I also echo the concerns expressed by the guy writing the article about this-- there is a very high risk that Comcast would start generous and then start tightening up. Pretty soon it's a 50Gb limit unless you bought the downloads from Comcast, because then they can avoid spending money to upgrade supply. Their pricing models for cable TV services suggest this is the way it would go.


NOCMan
MadMacHatter
Premium
join:2004-09-30
Colorado Springs, CO
reply to justin
They are clearly looking into this as a money maker.

If comcast and others would just make a few free changes and employ QOS to prioritize HTTP/HTTPS/SSL IMAP/POP3/SMTP DNS TELNET/SSH Routing/VoIP.

They would eliminate 99% of their customers who complain of slow browsing. Everything else can be delivered on a bulk priority which does not slow it down unless the node is congested. At that point they're effectively sharing the pipe with any downloaders after the above protocols.

Then they can feel free to upgrade as needed without pressure to keep mass downloaders happy.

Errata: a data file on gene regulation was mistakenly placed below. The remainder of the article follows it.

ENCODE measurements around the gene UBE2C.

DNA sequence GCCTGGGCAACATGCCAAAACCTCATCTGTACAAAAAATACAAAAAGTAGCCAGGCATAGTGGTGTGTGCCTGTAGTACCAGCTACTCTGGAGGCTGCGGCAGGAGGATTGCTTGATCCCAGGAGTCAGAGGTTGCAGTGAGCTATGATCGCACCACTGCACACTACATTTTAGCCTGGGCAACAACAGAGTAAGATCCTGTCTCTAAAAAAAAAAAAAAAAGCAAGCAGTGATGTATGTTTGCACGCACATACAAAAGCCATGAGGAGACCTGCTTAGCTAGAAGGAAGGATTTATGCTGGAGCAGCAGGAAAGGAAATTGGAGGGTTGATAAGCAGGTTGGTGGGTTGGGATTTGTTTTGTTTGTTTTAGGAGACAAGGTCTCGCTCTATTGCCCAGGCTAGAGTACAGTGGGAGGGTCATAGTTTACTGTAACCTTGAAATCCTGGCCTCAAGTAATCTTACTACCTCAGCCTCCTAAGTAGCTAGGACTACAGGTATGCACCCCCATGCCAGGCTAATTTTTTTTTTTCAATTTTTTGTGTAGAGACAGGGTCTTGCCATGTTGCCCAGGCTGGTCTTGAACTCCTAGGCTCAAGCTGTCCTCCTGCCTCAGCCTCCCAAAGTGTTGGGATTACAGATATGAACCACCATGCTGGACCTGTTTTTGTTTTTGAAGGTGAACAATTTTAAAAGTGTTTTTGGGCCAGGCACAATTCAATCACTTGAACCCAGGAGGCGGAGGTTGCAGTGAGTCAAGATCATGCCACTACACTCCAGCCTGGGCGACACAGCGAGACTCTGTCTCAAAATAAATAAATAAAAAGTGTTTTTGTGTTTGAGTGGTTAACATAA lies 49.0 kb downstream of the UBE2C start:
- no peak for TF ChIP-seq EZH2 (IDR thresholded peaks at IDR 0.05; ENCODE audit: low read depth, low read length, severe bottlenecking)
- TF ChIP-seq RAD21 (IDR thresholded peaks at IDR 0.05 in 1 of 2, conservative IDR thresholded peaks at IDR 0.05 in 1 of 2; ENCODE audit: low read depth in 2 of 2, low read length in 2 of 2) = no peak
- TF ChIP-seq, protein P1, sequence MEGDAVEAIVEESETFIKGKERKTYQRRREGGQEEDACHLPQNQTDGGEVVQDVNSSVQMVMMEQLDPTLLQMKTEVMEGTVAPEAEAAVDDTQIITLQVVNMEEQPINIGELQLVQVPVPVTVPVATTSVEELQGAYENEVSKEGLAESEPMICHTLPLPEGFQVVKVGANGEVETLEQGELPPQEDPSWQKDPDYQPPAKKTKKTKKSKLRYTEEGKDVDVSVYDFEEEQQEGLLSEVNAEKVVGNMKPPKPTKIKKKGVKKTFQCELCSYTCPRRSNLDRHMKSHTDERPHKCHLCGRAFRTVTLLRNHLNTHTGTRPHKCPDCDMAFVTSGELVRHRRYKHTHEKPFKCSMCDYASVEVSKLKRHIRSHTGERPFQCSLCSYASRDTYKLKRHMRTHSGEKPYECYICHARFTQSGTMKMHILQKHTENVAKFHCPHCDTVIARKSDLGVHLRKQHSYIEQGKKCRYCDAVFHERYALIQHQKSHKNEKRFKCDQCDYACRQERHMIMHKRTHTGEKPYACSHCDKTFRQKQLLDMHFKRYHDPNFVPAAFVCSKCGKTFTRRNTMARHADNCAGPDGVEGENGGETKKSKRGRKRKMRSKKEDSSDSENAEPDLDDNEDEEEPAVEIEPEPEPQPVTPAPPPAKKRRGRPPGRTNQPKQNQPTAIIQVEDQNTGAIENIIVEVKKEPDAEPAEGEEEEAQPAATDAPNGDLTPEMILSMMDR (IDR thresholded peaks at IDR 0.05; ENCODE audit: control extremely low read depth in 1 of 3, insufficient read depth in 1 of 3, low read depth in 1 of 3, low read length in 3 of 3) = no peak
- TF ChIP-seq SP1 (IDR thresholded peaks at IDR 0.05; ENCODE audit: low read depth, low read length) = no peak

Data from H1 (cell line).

It would be fine with me as long as it avoids caps and overage charges.
--
Mac Chatter
»www.macchatter.net


justin
..needs sleep
Australian
join:1999-05-28
kudos:15
Reviews:
·iiNet
some at comcast may see the opportunities to make money but if I was running an ISP i would see it more as a fairer allocation of costs. if the top 0.1% of user are responsible for 20% of your variable costs, and bring forward infrastructure upgrades and force them to be larger and more frequent than otherwise, I'd want those 0.1% to be paying that bill, or go to another ISP. Then I could drop the bill to everyone else.

The fee structures are out of wack: you pay more for higher speeds (that cost the ISP nothing to offer) but you pay no more for more data per month (that cost the ISP something).